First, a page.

- The ex-post perspective: moral principle application and moral judgment
- Moral principle application
- Balancing interests and justice in application
- Exception setting and hardship avoidance in application
- Moral judgment, punishment and rewarding
- Compliance with principles versus consequences versus intentions (e.g. guilt and innocence versus other factors)
- Special justifications and excuses
Aspects of Specific Moral Cultures ^
Assessing the Dilemma of Implementing Connected Cars versus Data Protection ^
- Public chance of saving human life vs. public risk of loosing freedom
- Private chance of selling and using connected cars vs. public risk of loosing freedom
- 1 The author regards her text as part of Analytic Philosophy, except that she avoids formulas whenever possible in favor of natural language. Inevitable, some terms like «difficult», «solution» etc. are used in multiple meanings. Whenever the meaning can be understood from the context the author abstains from using indices for the sake of better readability.
- 2 In his contribution to the Stanford Encyclopedia of Philosophy on Moral Dilemmas (cf. McConnell, Terrance, Moral Dilemmas. In: Zalta, Edward N. [ed.], The Stanford Encyclopedia of Philosophy [Fall 2014 Edition], Item 7 [Types of Moral dilemmas], URL = https://plato.stanford.edu/archives/fall2014/entries/moral-dilemmas/ [all websites last accessed on 7 January 2018]) McConnell presents some classical approaches to such a systematization. Although meritorious this does not reach the core of moral dilemmas.
- 3 The existence of dilemmas is actually a highly controversial issue in ethics, but since we will not discuss on this we will a priori and corrigibly accept the possibility of their existence here.
- 4 Moral dilemmas play a big role in African literature. For some examples cf. https://www.britannica.com/art/dilemma-tale.
- 5 Whether moral dilemmas should be understood as literature at all is undoubtedly controversial, but we will not discuss on this any further.
- 6 For some examples cf. https://americanliterature.com/short-short-stories.
- 7 When we use the term «moral dilemma» without any extension in this text we mean it in the philosophical sense. For an introduction cf. Raters, Marie-Luise, Das moralische Dilemma: Anatomie der praktischen Vernunft, Karl Alber, Freiburg et al. 2013; Foot, Philippa, Moral Dilemmas and other Topics in Moral Philosophy, Clarendon Press, Oxford 2002; and Gowans, Christoper W. (ed.), Moral Dilemmas, Oxford University Press, New York et al. 1987.
- 8 We use the standard definition of the author.
- 9 So, in the constituent core area one does not know what morality is, but one feels it.
- 10 Obviously, there are areas of moral that only count as such because people regard them as such.
- 11 The symbols correspond to the usual logical and/or mathematical notation (cf. https://en.wikipedia.org/wiki/List_of_logic_symbols, https://en.wikipedia.org/wiki/Modal_logic and https://en.wikipedia.org/wiki/Deontic_logic. We obviously exclude questions of perspective in favor of easier readability and of course, deductive validity of this formula is not claimed here. Further, our formula shows, that we do not follow the classical form of dilemma. A quite common formula for the simple constructive dilemma reads: «A → C, B → C, A ∨ B ⊢ C» and for the simple destructive dilemma «A → B, A → C, ¬ B ∨ ¬ C ⊢ ¬ A» (Thiel, Christian, Dilemma, in: Mittelstrass, Jürgen (ed.), Encyclopedie Philosophie und Wissenschaftstheorie, Stuttgart, 1980, Vol. 1, p. 482).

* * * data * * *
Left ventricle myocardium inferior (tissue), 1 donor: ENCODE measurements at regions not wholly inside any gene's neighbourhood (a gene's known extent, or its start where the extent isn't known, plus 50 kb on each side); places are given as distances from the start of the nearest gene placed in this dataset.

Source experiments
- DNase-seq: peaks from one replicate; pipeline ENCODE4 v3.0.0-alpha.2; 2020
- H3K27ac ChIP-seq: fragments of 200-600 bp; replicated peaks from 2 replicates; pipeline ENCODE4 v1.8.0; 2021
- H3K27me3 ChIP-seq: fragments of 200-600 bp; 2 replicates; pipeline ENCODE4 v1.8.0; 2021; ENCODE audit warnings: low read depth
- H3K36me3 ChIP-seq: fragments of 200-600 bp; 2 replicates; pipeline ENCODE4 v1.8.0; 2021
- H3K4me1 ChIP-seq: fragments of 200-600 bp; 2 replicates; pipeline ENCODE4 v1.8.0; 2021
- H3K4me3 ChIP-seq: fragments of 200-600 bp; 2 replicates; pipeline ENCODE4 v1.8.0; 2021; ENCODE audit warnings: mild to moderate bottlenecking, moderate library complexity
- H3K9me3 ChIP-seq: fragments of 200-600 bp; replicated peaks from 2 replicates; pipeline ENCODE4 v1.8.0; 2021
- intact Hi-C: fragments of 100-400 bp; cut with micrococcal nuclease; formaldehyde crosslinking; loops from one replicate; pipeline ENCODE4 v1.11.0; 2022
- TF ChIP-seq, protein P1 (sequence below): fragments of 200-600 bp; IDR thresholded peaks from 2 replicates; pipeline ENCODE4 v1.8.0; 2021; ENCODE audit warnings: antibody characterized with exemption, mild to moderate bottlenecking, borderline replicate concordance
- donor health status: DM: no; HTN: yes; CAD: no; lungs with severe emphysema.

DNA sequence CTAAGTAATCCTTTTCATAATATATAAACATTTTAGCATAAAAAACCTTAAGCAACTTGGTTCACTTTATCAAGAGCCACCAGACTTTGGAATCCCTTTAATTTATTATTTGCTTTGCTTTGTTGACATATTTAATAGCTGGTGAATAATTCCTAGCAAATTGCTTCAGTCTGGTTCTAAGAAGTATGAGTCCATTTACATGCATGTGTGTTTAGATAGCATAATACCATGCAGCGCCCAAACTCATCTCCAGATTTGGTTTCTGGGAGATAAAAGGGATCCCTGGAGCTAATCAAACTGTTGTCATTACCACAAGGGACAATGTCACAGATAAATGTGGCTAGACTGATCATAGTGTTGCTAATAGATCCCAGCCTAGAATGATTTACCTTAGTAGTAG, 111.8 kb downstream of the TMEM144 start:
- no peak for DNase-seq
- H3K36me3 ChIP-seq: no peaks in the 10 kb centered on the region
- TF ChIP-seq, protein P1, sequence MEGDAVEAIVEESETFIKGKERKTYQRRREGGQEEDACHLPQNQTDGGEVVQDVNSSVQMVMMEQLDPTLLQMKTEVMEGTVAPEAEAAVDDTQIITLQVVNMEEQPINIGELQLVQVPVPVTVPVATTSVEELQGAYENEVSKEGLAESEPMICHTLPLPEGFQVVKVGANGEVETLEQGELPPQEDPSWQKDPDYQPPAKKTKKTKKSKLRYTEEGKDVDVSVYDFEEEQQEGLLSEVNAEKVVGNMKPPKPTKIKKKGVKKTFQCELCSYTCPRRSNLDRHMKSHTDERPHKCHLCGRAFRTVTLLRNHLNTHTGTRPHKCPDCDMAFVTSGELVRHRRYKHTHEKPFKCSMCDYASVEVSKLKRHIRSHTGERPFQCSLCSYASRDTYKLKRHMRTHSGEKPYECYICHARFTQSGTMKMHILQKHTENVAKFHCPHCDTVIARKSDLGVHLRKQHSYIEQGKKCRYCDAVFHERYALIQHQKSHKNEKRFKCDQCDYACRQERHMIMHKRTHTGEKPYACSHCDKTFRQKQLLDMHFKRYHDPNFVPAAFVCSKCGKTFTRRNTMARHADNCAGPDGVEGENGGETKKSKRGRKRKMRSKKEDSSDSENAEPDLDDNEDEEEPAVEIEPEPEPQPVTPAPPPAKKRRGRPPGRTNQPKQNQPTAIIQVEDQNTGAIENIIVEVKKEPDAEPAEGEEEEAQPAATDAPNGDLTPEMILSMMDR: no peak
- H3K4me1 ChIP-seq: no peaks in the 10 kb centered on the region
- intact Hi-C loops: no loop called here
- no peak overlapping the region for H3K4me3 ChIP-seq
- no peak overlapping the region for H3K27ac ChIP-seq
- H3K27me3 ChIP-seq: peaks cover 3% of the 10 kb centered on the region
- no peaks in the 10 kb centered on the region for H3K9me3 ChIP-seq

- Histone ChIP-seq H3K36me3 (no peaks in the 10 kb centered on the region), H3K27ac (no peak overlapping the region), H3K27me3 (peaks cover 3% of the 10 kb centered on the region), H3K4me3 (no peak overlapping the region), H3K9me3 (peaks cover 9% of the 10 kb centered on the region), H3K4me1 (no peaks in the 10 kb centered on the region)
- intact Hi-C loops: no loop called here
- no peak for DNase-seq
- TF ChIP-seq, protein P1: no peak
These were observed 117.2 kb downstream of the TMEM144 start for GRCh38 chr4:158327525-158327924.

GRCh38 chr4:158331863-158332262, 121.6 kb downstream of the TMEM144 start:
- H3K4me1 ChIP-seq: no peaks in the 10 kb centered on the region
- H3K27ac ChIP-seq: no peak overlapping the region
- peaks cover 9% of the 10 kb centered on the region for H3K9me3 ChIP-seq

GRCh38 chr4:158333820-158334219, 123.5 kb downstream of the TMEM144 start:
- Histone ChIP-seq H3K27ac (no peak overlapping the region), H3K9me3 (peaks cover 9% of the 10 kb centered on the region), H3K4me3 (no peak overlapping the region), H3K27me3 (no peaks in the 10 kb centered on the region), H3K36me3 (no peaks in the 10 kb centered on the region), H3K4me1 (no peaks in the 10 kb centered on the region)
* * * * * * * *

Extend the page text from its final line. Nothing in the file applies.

- 12 See above.
- 13 Depending on the context, we will use the term «difficult», as including insolvability or excluding it.
- 14 Today there are only a few accepted exceptions like self-defense, some forms of killing in war and abortion (if understood as a sacrifice of people).
- 15 The exact details cannot be discussed here any further.
- 16 For instance cf. https://mathoverflow.net/questions/271608/17-camels-trick.
- 17 But not in some other types of geometry.
- 18 «Indicate how many grains of sand you need to have in order to speak of a heap of sand!», cf. Hyde, Dominic, Sorites Paradox. In: Zalta, Edward N. (ed.), The Stanford Encyclopedia of Philosophy (Winter 2014 Edition), URL = https://plato.stanford.edu/archives/win2014/entries/sorites-paradox/.
- 19 «Indicate how many hairs a man is allowed to have, that you still can say he is bald!»
- 20 Cf. Cantini, Andrea and Bruni, Riccardo, Paradoxes and Contemporary Logic. In: Zalta, Edward N. (ed.), The Stanford Encyclopedia of Philosophy (Fall 2017 Edition), URL = https://plato.stanford.edu/archives/fall2017/entries/paradoxes-contemporary-logic/.
- 21 McNamara, Paul, Deontic Logic, The Stanford Encyclopaedia of Philosophy (Winter 2014 Edition), Zalta, Edward N. (ed.), URL = https://plato.stanford.edu/archives/win2014/entries/logic-deontic/, point 4.2.
- 22 In such a temporal transformation also a simple border between to subsequent phases has to be assumed a transitonal phase.
- 23 Hyde, Dominic, Sorites Paradox. In: Zalta, Edward N. (ed.), The Stanford Encyclopedia of Philosophy (Winter 2014 Edition), URL = https://plato.stanford.edu/archives/win2014/entries/sorites-paradox/.
- 24 Cf. Beauchamp, Tom L./Childress, James F., Principles of Biomedical Ethics, 7th edition, Oxford University Press, New York et al. 2012.